Dearest loyal reader, been a while? I swear my excuse this time is legitimate, I became a mother and I chose for everything else in my life to go on hold!
I have not written anything for sometime it feels surreal to come back to the laptop and know I will type my thoughts away. I will write words and sentences that may mean nothing to someone else, but to me, will reflect all the thoughts and emotions running around inside my body. After every sentence I have written so far God knows how many times I have looked to make sure my little baby isn’t waking up by the sound of the keyboard.
Last night I was watching my son gradually fall asleep in my arms…his little hand firmly gripping my index finger. A grip that says “Daya I feel safe holding your hands,” this made me think motherly thoughts that are now becoming more and more familiar to me.
My husband and I, both Kurds, with completely different backgrounds share one thing in common- we were born at a time where Kurdistan’s future was vague, unpredictable and the living circumstances were very difficult for our parents.
On many occasions my father reminds me of our life when I first opened my eyes into the world. You see, dearest reader, I was born a refugee, and a year after the chemical attacks of Halabja. My mother’s family had all their Iraqi IDs taken off them, my uncle was also taken (and later killed) and they were thrown on the border of Iran. Both countries-Iraq and Iran- refusing them nationalities. Why? Because they were Kurds. Yup! That’s the only reason.
I was still an infant when my father left mum and I to come and battle in the mountains for my freedom, and a better future for me and many children like myself (he left without evening telling mum- we will leave that story for a later time). It was conflict, battles, people had fled, others suffered immensely. The times were extremely tough. Kurdistan wasn’t the Kurdistan we know of today. I still do not understand how my father left me and put his life at risk (like many other fathers at the time) knowing if something happens I would have to be raised without his presence. How difficult were those discussions he had to make?
Then again, even today, we have fathers who are Peshmerga, leaving behind their newborns, now knowing if they will return on their two legs or their corpse will be brought back home.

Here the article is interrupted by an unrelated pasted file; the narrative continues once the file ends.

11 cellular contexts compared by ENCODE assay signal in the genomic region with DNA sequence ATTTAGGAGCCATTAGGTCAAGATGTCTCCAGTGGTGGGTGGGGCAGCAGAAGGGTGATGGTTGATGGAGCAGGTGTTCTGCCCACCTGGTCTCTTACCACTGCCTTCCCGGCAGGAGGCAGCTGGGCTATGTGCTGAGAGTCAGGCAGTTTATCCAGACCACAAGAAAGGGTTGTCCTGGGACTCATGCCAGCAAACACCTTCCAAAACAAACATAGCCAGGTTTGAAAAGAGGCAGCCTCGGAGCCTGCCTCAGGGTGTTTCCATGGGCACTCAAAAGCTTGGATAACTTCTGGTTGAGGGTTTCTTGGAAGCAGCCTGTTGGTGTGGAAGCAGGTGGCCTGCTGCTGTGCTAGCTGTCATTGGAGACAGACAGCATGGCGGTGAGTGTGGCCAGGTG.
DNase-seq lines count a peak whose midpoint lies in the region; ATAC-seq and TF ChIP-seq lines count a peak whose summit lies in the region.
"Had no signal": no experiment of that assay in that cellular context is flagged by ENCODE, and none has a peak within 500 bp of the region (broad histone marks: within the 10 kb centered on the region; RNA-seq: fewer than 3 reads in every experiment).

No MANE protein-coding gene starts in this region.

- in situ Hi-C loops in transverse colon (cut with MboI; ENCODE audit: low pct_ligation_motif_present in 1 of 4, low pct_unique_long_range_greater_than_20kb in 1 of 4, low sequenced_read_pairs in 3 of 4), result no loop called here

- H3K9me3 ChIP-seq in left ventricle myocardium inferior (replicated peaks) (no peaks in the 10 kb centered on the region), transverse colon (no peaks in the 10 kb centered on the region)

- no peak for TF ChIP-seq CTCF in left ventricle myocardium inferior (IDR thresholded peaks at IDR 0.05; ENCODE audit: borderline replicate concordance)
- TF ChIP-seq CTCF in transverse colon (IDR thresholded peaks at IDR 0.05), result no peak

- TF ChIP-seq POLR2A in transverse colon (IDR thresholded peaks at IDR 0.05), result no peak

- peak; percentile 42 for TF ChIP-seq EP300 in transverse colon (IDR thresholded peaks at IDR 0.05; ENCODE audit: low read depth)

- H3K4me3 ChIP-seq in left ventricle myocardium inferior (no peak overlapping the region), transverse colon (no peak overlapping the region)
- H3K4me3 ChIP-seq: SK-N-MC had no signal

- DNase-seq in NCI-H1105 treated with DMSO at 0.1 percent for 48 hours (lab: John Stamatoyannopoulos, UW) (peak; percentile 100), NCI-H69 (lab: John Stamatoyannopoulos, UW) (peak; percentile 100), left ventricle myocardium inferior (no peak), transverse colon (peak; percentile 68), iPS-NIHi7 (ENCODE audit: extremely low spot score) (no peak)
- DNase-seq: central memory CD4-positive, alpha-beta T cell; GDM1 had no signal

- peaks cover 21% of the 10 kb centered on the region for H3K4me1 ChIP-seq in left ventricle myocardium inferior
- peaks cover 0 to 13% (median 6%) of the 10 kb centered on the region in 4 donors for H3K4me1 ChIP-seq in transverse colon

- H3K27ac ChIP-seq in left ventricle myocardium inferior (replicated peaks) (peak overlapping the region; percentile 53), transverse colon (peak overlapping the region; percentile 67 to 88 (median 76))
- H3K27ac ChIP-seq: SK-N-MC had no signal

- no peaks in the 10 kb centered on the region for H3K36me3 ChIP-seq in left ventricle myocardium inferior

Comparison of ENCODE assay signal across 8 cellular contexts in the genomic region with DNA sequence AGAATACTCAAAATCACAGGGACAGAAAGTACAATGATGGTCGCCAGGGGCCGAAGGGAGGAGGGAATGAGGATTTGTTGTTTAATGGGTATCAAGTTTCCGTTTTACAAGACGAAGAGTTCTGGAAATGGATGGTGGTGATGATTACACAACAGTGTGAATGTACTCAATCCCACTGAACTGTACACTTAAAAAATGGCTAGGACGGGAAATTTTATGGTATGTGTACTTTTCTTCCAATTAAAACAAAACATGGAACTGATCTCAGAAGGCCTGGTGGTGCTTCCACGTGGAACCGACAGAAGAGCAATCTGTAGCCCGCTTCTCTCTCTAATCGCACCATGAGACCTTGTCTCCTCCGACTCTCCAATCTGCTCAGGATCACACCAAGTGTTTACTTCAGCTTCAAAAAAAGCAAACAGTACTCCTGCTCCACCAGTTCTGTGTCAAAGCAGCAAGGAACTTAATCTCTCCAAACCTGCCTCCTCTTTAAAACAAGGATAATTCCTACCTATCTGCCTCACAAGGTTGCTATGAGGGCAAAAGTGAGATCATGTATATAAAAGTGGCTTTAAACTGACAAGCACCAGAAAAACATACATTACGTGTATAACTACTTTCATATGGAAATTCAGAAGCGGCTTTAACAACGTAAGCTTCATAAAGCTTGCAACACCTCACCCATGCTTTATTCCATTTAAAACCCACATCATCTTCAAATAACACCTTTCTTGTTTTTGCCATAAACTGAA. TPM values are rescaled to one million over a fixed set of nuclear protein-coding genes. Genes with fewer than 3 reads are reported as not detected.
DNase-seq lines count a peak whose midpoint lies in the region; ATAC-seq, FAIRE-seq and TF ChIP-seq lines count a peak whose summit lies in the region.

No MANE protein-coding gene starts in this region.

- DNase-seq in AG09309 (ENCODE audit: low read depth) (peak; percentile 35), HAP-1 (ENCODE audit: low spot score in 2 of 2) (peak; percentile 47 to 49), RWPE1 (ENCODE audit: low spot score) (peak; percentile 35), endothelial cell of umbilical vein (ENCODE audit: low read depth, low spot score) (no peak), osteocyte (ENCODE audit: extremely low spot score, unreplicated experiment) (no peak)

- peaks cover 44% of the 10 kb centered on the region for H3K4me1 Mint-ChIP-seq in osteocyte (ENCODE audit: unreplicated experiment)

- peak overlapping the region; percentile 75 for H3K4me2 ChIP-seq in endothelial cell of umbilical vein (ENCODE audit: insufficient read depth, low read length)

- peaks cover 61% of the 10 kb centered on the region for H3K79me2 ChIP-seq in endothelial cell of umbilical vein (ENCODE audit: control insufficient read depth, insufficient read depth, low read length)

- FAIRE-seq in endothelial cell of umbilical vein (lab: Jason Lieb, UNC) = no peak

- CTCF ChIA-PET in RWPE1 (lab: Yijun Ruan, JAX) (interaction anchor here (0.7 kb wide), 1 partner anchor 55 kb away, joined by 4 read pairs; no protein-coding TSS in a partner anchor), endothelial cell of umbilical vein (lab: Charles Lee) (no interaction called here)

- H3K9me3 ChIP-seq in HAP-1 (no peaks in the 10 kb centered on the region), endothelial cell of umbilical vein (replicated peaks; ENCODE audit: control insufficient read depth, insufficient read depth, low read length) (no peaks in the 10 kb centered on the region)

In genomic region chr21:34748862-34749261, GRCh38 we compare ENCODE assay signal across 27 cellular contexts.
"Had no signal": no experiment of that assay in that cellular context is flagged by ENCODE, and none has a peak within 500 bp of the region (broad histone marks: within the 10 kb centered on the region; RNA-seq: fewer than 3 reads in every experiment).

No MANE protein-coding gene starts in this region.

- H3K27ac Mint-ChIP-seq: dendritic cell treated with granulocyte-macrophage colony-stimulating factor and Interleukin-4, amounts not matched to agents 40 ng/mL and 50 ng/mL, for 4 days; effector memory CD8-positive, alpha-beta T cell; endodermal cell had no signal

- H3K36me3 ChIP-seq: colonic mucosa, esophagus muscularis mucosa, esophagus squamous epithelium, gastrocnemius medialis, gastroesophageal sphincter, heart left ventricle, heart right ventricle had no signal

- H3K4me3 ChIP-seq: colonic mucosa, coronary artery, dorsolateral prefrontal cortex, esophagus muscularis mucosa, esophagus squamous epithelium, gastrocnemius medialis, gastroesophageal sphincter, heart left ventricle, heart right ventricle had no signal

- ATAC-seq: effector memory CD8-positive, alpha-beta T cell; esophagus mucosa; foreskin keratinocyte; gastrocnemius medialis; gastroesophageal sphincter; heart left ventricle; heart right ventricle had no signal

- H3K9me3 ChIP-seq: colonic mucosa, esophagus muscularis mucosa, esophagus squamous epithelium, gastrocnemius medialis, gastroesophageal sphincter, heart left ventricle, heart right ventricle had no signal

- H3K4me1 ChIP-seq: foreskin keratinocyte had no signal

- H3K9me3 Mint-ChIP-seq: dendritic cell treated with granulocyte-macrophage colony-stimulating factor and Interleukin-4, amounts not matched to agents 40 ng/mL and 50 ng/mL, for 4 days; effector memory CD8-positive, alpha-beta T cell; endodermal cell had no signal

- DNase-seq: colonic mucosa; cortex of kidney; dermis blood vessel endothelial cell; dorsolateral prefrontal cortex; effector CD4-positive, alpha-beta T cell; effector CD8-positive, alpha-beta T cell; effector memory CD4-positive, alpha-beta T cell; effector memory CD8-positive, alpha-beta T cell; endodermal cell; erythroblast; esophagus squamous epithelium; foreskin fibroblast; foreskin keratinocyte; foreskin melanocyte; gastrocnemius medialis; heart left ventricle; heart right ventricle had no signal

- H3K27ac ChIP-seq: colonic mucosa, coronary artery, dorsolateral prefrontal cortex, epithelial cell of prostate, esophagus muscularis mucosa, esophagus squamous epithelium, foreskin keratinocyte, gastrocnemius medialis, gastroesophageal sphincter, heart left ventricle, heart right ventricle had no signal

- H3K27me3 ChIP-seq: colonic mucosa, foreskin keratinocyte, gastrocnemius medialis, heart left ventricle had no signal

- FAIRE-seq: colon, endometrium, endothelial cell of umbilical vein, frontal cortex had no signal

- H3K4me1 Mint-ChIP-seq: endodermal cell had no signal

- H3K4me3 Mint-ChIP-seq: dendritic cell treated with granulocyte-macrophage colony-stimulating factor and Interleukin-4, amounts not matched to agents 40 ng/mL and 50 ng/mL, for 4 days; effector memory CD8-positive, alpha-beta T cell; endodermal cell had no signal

Similarly, my mother-in-law speaks of how they escaped, during their journey in harsh weather conditions; My now husband, just over 12 months at the time, became sick. I can imagine my in-laws concerns over their first child getting ill in a time and place with no medical access while their lives in danger.
Our parents were concerned for our future. The instability and situation of Kurdistan affected their lives and forced them to take difficult decisions for our sake. If I ask my mother-in-law or my own father, they would have wished for us to be born at a time like today. But.
Fast forward 26, 27 years.
Today, my son is born in what I hope is a safer time and place then the time my husband and I were born. However, nearly three decades later, I feel just like my own parents and my partner’s parents who were concerned for our future, we too, fear and are concerned for our son’s future.
My son is born at an era where man chops the head of another, where over an hour from where he lives humans are treated like beasts, women are being used as sex slaves, man burns another man alive, children are being trained to be terrorists and I can go on, but it’s best if I pause here before I drown him in my river of tears.
I know for sure, my son is luckier than many children. During my pregnancy I sat at meetings that discussed child slavery, child marriage, children being ill due to harsh living conditions, women giving birth under tents, (I will leave it to you to imagine those meetings blended with a pregnant woman’s hormones) so I know too well the tough circumstances of other mothers. However, like any mother in the world I wished to promise my son a peaceful life in a peaceful place. After all, I am the one who brought him to this world…
Sadly, there are many promises I would love to make, but with the situation we are in at the moment I can’t make any of them.
I wish to promise him great doctors and perfect health facilities should he become ill, I wish to promise him that I am sure the vaccine he will be receiving are quality controlled, the medication he will get is not expired, the day care he will go to has safety and hygiene measures, and above all I wish to promise that he will live in a safe, happy place.
Other than the empty promises that I will not make there are bigger and wider concerns… like politics! Shall we go there? No. Forget it.
The times have changed, while the situation is better than when his parents were born, I still wish my son will be raised in a Kurdistan that is truly his nest. As a parent I dream of a safe nest for him to grow up in. When I feel him grasping onto my finger with all his tiny little fingers I can’t help but smile and tell myself: This is life Saza, just promise him your love.
Is it enough to promise our children only love?